Watching golf last weekend, two incidents left a rather unsavoury taste in my mouth. As you may have seen or read, the first taste of bile came courtesy of the disqualification of Scotland’s Peter Whiteford from the Avantha Masters. Just one stroke off the lead, Whiteford had to endure being told on the 4th tee of the final round that he was being disqualified for an incident that happened on the final hole the day before, and in so being, he became the latest victim of TV viewers contacting the Tour to indicate a rules infraction.
Peter Whiteford won’t give a jot whether the phrase is coined as ‘Trial by Television’ or ‘TV Snitching’ but, to my mind, this is a rule that desperately needs changing. He handled himself with great dignity and professionalism in the aftermath, but I’m sure he was inwardly cursing the snitch that denied him a shot of a first European Tour title last weekend.
And this has nothing to do with cheating or ‘getting away with it’. Whiteford was rightly cleared of any deliberate foul play and he immediately went on record as saying that the blame lay with him – if he’d had any doubt he should’ve checked the television replay himself. Well, technically he’s probably right, but one suspects that 99% of the golfing population felt enormous sympathy for him.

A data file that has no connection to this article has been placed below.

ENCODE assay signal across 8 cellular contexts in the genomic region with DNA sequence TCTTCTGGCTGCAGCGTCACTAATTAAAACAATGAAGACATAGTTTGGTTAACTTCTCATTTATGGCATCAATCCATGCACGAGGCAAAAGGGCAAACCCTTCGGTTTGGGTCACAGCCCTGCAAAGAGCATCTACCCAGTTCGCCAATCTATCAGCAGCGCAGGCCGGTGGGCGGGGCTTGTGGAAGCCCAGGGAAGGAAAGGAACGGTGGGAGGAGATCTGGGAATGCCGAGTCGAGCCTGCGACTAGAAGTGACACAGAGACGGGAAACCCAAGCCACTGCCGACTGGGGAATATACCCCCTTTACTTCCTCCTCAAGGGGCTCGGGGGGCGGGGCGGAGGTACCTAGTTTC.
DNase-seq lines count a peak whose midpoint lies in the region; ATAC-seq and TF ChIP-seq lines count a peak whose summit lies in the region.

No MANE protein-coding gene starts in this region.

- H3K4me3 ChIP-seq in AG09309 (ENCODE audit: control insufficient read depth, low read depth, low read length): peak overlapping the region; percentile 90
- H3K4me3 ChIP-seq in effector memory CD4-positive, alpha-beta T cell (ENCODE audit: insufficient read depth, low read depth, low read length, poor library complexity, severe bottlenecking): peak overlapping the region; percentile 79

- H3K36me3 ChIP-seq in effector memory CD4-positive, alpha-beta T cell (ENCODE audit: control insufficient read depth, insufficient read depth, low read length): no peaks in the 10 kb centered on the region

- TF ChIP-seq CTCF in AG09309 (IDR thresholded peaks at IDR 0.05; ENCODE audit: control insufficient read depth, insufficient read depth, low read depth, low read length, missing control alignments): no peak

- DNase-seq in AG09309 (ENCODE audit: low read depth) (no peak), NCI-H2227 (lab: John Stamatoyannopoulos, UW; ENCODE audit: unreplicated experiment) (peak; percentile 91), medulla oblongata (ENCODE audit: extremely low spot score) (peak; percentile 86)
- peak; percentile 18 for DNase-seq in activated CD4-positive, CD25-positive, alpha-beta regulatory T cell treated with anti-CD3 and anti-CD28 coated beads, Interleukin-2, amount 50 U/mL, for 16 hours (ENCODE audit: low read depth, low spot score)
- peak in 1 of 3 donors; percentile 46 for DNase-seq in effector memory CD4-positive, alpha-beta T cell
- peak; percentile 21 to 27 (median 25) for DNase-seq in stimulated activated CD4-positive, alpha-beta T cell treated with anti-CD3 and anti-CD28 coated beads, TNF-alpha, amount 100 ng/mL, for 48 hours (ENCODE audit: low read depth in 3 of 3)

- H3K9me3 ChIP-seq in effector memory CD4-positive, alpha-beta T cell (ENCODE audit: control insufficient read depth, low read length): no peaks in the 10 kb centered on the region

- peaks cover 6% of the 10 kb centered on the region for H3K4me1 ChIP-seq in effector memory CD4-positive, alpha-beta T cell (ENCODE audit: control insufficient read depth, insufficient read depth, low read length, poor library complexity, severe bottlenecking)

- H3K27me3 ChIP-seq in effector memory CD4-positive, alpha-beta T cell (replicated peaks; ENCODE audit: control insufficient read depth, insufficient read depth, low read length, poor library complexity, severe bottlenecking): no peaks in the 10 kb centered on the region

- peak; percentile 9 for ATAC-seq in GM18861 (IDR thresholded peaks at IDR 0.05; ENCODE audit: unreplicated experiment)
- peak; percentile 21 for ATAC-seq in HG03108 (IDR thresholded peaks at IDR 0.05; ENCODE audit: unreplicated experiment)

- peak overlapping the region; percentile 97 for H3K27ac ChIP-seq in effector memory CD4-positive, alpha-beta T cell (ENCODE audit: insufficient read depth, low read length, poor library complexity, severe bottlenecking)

For my money, he shouldn’t have been disqualified. I understand that the rules have to be applied with rigour and the European Tour therefore had little choice, and I respect the argument that if he had any doubt at all he should’ve checked the replay before signing his card. But let’s look at what actually happened. Whiteford did ask his caddy and playing partner whether the ball moved, as he wasn’t sure, and they both said that they hadn’t seen it move. Take away the cameras and that would have sufficed. The great irony is that, despite a rule change last year following the disqualification of Padraig Harrington in similar circumstances, if Whiteford hadn’t asked his playing partner and caddy (in so doing, he demonstrated that he himself had some doubt), he wouldn’t have been disqualified.